「沈黙の声」にみる身体的志向性 : わざ研究へのメルロ=ポンティ現象学からの接近 [in Japanese] "L'intentionalite Corporelle" in Language : Studies of Body-Knowledge through the Phenomenology of Merleau-Ponty [in Japanese]
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This paper proposes that the theory of phenomenology constructed by Maurice Merleau-Ponty (1908-1961) represents an effective method to analyze body-knowledge. In recent years, many educational researchers have paid attention to body-knowledge or tacit knowledge because it differs from intellectual knowledge, which modern educational studies have regarded as useful means to improve children's abilities in school. Those researchers who criticize learning by an intellectual method as "representationalism" regard learning through bodies, actions, or tasks as important for comprehensive education. However, to seek to means of sharing tacit knowledge among people, it is necessary to rely on language or the representation itself. To a complex relationship between actions and representations, I take the phenomenology of Merleau-Ponty. In response to Saussure's initial insight, Merleau-Ponty claims that meaning of words arises not through concepts that pre-exist in language but through language as a system of differences. For Merleau-Ponty, there is no meaning before the speakers start to speak, just a "silence." The meaning emerges from the paradoxical relation between existing and not-yet-expressed meaning, through the expressive field situated between speakers, signs, and prior language use and current speech; all of these things are anchored by bodily intentionality ("l'intentionalité corporelle"). In light of this view of Merleau-Ponty, we can consider how we could express body-knowledge apart from the representational use of language.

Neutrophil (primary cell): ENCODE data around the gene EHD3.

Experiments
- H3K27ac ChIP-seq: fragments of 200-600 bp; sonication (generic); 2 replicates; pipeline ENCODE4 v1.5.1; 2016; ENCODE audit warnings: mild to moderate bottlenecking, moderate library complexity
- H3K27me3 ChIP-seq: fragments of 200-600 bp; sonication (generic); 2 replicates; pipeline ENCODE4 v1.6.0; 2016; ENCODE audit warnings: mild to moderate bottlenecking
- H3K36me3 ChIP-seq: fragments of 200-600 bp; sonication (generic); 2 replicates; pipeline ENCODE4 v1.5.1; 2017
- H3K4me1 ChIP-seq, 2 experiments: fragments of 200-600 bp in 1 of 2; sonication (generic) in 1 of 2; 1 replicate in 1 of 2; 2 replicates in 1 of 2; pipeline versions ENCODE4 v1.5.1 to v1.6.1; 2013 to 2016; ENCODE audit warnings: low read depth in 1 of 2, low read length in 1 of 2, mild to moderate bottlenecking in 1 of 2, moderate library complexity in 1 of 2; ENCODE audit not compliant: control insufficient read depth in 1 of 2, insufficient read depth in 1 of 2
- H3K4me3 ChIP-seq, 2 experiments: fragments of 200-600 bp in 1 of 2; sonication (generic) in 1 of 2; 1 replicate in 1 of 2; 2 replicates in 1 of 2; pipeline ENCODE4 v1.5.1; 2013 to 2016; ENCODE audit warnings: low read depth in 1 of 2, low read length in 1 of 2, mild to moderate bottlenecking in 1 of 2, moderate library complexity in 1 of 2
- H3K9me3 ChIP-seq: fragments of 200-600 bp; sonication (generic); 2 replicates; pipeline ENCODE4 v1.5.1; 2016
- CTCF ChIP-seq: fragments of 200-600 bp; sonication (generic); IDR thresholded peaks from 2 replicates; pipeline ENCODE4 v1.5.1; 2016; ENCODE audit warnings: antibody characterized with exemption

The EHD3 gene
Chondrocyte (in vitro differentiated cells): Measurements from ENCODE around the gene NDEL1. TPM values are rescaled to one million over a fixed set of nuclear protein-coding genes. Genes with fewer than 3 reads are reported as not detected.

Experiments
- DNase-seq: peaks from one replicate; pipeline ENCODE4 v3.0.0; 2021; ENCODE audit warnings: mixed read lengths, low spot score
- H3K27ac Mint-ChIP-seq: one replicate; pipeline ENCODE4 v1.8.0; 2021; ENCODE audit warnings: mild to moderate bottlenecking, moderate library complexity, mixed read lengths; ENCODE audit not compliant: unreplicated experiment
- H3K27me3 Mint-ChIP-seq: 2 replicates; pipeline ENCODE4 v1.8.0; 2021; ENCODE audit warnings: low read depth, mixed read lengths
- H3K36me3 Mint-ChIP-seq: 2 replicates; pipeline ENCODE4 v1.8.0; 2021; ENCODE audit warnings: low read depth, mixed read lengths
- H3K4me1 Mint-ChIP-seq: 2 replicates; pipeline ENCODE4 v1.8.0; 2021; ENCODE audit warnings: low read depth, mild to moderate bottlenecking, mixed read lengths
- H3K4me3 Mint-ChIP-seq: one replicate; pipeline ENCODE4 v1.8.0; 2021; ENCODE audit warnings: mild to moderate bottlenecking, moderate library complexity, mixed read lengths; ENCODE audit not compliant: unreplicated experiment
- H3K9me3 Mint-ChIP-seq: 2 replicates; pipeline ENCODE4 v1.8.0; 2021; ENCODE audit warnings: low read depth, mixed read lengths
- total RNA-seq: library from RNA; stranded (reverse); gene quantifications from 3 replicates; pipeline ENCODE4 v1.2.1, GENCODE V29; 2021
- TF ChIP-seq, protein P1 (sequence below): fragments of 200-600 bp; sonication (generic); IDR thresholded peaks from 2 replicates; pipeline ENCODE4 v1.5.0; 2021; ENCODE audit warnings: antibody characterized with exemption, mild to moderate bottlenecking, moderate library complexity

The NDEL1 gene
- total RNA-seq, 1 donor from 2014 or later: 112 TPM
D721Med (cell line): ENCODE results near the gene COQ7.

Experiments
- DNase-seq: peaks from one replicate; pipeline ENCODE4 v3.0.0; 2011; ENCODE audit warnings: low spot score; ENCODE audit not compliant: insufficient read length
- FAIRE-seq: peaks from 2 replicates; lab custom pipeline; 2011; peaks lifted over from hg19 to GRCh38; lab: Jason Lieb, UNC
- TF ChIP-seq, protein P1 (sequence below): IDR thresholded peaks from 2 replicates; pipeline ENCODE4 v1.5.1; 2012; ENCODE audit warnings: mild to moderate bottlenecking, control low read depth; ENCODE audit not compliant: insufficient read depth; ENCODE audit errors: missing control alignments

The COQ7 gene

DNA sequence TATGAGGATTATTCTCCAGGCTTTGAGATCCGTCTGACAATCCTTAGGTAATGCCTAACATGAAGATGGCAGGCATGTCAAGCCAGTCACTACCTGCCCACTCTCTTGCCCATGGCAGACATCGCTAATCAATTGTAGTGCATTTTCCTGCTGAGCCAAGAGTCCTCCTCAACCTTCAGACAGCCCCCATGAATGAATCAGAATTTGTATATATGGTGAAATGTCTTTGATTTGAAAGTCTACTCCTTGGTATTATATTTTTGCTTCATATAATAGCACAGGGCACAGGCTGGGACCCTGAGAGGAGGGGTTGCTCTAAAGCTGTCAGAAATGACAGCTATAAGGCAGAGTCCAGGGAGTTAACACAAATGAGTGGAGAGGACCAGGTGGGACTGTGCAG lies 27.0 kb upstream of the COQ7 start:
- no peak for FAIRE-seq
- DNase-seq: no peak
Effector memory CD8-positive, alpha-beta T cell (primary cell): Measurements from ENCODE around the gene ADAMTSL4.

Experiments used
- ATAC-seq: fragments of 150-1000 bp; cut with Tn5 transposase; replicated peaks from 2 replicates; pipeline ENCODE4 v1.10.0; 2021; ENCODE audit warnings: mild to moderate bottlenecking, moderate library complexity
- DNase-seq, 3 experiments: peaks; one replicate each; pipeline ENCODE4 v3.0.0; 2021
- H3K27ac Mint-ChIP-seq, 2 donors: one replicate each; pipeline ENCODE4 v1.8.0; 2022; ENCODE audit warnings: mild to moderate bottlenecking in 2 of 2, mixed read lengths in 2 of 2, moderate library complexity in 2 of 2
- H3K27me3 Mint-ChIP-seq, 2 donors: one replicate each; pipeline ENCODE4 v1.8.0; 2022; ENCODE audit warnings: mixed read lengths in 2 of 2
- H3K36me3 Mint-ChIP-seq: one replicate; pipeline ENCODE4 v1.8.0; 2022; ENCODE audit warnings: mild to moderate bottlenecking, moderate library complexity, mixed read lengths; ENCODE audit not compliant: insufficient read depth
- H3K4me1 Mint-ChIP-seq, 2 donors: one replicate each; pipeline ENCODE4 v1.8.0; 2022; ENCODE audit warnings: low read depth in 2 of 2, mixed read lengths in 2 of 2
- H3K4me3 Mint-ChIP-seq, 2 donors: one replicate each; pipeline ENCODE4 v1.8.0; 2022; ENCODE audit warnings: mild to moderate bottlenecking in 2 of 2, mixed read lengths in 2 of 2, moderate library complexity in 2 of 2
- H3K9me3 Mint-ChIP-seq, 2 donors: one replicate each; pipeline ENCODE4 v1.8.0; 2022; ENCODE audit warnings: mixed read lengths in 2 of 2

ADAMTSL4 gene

京都大学大学院教育学研究科紀要 (58), 183-193, 2012